21. Fundy National Park, New Brunswick
Point Wolfe Campground


The main draw: The park may be best-known for its tides—at up to 16 metres, the world’s highest—but Fundy has much, much more to offer: Acadian forest, rolling hills, waterfalls and over 100 kilometres of hiking trails. Plus the area oozes Maritime charm—quaint villages, foggy mornings, lobster right off the boat, and whales just offshore. The Point Wolfe Campground sits at the end of the road close to the ocean, and you have to drive across a covered bridge to reach it.

Things to do: Several good hiking trails head out from Point Wolfe. You can walk east to Matthews Head along the sea cliffs and headlands of the Coastal Trail. The short Coppermine Trail runs along the coast in the other direction and then loops back through the forest. For something a little more strenuous, drive east of the campground and hike the trail along Foster Brook. Or drive farther north and try Laverty Falls for a hike-and-swim combo. And of course, don’t miss the tides. If you have a boat, you can paddle from the protected waters in front of the campground out into the Bay of Fundy.

Nugget: Stock up on lobster and fresh fish in the town of Alma, just outside the park.

More info: Parks Canada

22. Prince
 Edward 
Island
 National 
Park, P.E.I.
Cavendish 
Campground


The main draw: This small national park ain’t exactly wilderness, but it certainly has lots to do, especially this year, as it celebrates its 75th anniversary. You can keep it natural by exploring the many short trails, or you can stab your umbrella into the red sandy beach near the campground and make like a lobster all day. The warmish ocean water is a nice change in Canada.

Things to do: After taking a sandcastle lesson, make the obligatory Green Gables pilgrimage. Then head over to the Greenwich Dunes Trail, a five-kilometre walk through red sands to the park’s parabolic dunes. Cyclists and rollerbladers will want to spin along the new nine-kilometre path between Cavendish and North Rustico. To celebrate its anniversary, the park is giving prizes to people who hike or bike 75 kilometres on its trails.

Nugget: The park’s famous beaches protect lagoons of warm calm water, perfect for an afternoon of paddling.

More info: Parks Canada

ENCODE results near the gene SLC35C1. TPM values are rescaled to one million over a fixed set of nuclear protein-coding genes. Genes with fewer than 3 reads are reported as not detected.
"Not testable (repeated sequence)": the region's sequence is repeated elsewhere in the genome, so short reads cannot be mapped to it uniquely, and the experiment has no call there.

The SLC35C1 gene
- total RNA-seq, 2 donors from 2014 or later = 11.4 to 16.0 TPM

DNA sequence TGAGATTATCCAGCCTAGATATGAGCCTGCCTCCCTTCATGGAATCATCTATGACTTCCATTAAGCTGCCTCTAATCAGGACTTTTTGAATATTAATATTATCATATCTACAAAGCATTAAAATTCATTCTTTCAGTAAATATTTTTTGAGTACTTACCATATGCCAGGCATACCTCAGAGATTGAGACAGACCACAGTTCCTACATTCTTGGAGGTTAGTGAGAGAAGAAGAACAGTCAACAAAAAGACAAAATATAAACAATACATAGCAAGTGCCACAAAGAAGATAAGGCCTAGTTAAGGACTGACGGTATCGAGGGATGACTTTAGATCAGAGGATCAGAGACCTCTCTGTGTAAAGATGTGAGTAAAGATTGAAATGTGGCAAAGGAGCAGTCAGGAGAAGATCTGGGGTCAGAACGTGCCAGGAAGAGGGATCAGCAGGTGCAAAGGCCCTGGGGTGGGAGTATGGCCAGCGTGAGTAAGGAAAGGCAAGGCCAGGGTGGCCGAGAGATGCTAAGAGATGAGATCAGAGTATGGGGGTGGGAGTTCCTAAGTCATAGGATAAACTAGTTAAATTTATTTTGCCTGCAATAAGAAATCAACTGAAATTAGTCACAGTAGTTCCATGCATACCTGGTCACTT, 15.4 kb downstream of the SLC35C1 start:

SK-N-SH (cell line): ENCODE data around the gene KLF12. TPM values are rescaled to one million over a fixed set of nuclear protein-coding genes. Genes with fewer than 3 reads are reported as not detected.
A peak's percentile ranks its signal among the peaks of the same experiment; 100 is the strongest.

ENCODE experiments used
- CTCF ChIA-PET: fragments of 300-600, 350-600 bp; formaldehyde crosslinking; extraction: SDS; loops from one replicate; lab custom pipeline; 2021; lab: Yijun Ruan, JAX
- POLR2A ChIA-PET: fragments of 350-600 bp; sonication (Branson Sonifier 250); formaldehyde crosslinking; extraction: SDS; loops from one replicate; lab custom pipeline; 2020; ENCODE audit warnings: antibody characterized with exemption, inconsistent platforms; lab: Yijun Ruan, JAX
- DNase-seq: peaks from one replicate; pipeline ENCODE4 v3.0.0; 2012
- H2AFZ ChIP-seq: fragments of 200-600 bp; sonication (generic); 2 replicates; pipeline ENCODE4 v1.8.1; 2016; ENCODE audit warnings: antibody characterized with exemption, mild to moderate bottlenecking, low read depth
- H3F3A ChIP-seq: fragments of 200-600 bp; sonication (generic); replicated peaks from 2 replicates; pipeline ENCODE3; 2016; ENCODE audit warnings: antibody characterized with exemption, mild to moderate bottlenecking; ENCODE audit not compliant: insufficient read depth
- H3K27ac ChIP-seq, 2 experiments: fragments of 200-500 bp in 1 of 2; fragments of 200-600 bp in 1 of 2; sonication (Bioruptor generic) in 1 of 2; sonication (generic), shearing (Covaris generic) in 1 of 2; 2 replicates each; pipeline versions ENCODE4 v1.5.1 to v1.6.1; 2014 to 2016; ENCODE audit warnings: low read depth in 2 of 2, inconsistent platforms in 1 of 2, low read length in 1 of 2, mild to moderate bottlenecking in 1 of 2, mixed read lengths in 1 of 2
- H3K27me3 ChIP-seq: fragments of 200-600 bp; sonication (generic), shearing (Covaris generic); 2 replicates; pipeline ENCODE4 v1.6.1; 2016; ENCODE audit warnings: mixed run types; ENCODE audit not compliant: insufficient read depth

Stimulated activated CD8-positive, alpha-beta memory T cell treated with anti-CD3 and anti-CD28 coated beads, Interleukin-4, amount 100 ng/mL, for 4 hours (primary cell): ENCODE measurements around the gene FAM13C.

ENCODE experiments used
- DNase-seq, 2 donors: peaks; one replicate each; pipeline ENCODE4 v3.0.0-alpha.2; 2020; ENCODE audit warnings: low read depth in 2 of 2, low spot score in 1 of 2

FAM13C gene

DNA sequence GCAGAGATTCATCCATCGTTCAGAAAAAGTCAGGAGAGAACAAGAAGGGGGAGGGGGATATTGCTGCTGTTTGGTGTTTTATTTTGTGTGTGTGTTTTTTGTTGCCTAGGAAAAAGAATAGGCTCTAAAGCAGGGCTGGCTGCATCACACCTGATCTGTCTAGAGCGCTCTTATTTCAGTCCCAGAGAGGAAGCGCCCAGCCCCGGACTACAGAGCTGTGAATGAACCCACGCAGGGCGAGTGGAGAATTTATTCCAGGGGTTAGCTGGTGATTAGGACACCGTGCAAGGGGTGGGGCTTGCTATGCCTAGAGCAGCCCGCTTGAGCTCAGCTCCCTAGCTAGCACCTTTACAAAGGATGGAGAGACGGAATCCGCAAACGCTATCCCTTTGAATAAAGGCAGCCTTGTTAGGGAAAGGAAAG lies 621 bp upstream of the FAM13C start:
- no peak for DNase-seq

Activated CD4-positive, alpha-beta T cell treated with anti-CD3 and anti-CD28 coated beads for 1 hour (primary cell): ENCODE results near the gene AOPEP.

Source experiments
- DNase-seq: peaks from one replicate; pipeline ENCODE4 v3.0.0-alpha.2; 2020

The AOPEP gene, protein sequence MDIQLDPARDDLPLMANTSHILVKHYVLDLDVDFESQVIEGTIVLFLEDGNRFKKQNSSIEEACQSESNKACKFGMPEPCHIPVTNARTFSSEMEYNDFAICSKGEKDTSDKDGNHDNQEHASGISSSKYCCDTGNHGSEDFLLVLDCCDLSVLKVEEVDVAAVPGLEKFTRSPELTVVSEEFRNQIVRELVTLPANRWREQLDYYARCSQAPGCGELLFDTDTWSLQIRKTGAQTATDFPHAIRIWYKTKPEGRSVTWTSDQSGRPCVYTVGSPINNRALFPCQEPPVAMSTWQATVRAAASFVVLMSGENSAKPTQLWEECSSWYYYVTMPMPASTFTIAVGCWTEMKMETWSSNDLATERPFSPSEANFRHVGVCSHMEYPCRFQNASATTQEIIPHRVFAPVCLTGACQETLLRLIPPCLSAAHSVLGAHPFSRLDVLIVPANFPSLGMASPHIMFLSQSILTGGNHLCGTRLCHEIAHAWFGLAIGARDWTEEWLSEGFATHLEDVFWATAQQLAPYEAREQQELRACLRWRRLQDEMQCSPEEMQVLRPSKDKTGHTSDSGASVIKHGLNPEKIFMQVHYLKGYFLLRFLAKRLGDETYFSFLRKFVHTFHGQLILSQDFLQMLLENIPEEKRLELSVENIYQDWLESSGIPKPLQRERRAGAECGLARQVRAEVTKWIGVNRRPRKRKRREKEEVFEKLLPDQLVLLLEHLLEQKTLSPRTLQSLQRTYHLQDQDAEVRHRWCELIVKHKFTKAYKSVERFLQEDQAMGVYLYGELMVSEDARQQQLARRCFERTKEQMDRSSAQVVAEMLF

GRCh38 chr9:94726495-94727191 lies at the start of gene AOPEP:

23. Gros Morne National Park, Newfoundland
Trout River Campground


The main draw: Gros Morne is most famous for its large freshwater “ponds” and its otherworldly Tablelands area, one of the few places on the planet where Earth’s mantle is exposed. The Trout River Campground is a perfect spot to appreciate both of these features. It sits close to the shore of Trout River Pond, a narrow, 15-kilometre-long lake. And from the campsites, you can see the orangey Tablelands rising above the other side of the water.

Things to do: The brand new Overfalls Trail—which leads to an impressive waterfall—is located at the far end of the pond, which you can reach via a shuttle boat. Other good hikes nearby include the coastal Greens Gardens Trail and the short but steep Lookout Trail. If you like paddling, Trout River Pond is one of the best places in the park to launch a kayak.

Nugget: For delicious seafood, head to the Seaside Restaurant in the nearby village of Trout River.

More info: Parks Canada


24. Queen Elizabeth 
Territorial Park, Northwest 
Territories
Main Campground


The main draw: Located on the outskirts of Fort Smith, just north of the Alberta border, this small campground sits near the end of the Slave Rapids, a 25-kilometre section of whitewater where the Slave River tumbles onto the Canadian Shield. The rapids’ big-volume drops, waves and holes make them a playground for canoeists and kayakers of all levels. For dry-land fun, it’s a short drive to the salt flats, marshes, grasslands and karst formations protected within Wood Buffalo National Park.

Things to do: Bring your boat and play in the world-class whitewater or canoe on the world’s largest freshwater delta downstream in the national park. If you prefer to stay dry, hike along the 30-kilometre riverside trail, or head for Wood Buffalo where you can explore the massive salt flats or hike the Salt River trails.

Nugget: The most likely spot to see wood buffalo in the national park is along the 54-kilometre Parson’s Lake Road.

More info: Town of Fort Smith

25. Kluane National 
Park, 
Yukon
Kathleen Lake Campground


The main draw: While the western half of Kluane may be locked in ice, the eastern fringe is designed for mountainous adventure. And the perfect base camp is the park’s only front-country sleeping zone—Kathleen Lake Campground. It’s surrounded by good trails, good paddling and good fishing. It’s also surrounded by wildlife—watch for Dall sheep, moose, wolves and, yup, grizzlies.

Things to do: The King’s Throne Summit hike starts from the campground and climbs steeply to a peak high above Kathleen Lake, with excellent views of the snow-covered mountains to the west. The nearby Auriol Trail is another excellent hike. Mountain bikers can grind along the rough but scenic roads to Marsh or Alsek lakes. If you’d like a taste of whitewater adventure, sign on with a local outfitter and experience the first day of the Tatshenshini River trip. Or stick close to camp and launch a canoe on the fish-filled Kathleen Lake.

Nugget: Don’t miss the experience of a lifetime—a flightseeing tour over the park’s glaciers offered in nearby Haines Junction.

More info: Parks Canada